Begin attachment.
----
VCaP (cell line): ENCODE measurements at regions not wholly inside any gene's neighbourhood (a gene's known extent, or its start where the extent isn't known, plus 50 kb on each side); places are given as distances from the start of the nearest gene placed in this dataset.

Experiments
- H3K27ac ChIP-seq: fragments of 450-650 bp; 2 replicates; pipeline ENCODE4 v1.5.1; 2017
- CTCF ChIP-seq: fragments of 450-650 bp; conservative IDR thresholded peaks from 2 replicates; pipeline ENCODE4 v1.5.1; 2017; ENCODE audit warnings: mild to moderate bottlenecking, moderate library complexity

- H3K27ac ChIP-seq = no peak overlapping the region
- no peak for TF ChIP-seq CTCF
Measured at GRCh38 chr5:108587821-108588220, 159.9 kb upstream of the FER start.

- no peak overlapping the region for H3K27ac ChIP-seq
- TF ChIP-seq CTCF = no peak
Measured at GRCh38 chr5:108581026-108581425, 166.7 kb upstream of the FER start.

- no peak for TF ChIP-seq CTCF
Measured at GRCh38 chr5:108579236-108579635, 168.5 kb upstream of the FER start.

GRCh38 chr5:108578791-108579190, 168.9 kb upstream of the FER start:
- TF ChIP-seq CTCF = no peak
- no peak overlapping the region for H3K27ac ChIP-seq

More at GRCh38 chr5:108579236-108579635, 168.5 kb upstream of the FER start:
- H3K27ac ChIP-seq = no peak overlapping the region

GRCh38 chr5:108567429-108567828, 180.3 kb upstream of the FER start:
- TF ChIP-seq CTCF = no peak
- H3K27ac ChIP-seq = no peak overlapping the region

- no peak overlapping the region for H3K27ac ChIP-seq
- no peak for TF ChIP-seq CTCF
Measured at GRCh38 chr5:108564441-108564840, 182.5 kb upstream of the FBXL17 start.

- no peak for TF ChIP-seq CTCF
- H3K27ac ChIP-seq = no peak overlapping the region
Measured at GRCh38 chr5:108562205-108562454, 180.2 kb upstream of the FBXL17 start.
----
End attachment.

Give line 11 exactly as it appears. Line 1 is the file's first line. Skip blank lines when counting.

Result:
- no peak for TF ChIP-seq CTCF